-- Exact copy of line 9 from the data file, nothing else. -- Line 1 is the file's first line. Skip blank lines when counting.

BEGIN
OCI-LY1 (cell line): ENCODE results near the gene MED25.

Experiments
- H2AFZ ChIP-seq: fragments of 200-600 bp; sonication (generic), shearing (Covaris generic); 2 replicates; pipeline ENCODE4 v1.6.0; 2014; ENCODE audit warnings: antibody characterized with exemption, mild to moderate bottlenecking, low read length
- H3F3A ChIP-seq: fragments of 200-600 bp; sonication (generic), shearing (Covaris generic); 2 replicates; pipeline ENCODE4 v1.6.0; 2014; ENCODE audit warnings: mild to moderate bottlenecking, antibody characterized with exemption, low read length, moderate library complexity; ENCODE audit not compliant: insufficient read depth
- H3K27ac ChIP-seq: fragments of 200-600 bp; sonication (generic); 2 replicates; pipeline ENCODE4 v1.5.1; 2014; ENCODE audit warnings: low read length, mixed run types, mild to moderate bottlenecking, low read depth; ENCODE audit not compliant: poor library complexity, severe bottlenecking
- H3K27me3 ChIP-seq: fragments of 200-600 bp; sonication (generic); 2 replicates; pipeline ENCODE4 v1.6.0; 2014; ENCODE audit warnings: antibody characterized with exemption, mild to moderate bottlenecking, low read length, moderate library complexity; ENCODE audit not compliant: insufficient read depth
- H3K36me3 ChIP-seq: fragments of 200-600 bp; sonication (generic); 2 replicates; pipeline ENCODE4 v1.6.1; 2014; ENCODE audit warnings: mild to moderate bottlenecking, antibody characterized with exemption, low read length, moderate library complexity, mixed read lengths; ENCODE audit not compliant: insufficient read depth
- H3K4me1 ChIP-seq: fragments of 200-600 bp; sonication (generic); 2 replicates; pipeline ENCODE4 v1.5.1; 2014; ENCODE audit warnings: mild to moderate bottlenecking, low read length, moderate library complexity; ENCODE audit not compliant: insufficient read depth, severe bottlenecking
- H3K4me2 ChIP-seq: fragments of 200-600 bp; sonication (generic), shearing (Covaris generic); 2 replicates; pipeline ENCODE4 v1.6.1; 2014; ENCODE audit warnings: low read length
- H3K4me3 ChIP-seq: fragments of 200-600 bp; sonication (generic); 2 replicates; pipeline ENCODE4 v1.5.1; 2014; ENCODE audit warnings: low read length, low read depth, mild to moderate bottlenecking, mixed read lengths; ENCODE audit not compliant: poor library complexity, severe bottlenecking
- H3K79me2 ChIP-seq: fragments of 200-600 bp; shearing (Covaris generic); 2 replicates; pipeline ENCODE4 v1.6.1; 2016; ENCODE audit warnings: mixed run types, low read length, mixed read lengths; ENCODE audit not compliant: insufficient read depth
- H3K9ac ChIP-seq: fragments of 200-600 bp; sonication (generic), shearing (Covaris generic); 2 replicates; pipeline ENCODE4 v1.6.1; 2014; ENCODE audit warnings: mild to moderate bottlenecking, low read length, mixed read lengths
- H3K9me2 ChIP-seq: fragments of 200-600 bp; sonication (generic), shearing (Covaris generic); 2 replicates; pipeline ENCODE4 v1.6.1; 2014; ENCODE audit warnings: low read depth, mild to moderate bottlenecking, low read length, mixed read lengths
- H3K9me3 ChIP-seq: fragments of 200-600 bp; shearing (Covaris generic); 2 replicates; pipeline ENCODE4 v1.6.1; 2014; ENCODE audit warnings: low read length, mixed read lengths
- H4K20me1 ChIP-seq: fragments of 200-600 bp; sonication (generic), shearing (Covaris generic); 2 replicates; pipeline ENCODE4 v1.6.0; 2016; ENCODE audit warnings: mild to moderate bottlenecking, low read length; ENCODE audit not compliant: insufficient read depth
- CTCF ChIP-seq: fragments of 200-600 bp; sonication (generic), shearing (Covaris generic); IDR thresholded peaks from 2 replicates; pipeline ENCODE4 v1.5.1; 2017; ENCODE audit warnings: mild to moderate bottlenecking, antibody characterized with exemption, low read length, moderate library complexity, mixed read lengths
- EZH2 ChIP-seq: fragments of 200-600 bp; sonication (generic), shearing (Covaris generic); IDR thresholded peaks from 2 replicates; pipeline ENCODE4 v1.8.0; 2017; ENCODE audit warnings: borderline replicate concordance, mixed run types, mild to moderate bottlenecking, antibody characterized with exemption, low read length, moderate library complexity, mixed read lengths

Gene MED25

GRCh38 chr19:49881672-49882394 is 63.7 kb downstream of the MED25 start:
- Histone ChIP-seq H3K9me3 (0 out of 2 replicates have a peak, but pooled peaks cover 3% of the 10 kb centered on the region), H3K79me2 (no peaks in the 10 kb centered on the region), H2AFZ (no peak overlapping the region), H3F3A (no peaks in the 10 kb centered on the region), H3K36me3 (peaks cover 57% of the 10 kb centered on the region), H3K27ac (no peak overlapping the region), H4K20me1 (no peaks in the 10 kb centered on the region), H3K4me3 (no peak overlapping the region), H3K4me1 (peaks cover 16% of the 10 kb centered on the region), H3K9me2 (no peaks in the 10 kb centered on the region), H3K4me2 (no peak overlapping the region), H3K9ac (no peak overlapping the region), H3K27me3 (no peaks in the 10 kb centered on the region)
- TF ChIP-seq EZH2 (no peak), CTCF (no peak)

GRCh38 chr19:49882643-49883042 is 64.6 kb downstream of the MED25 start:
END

- H3K4me2 ChIP-seq: fragments of 200-600 bp; sonication (generic), shearing (Covaris generic); 2 replicates; pipeline ENCODE4 v1.6.1; 2014; ENCODE audit warnings: low read length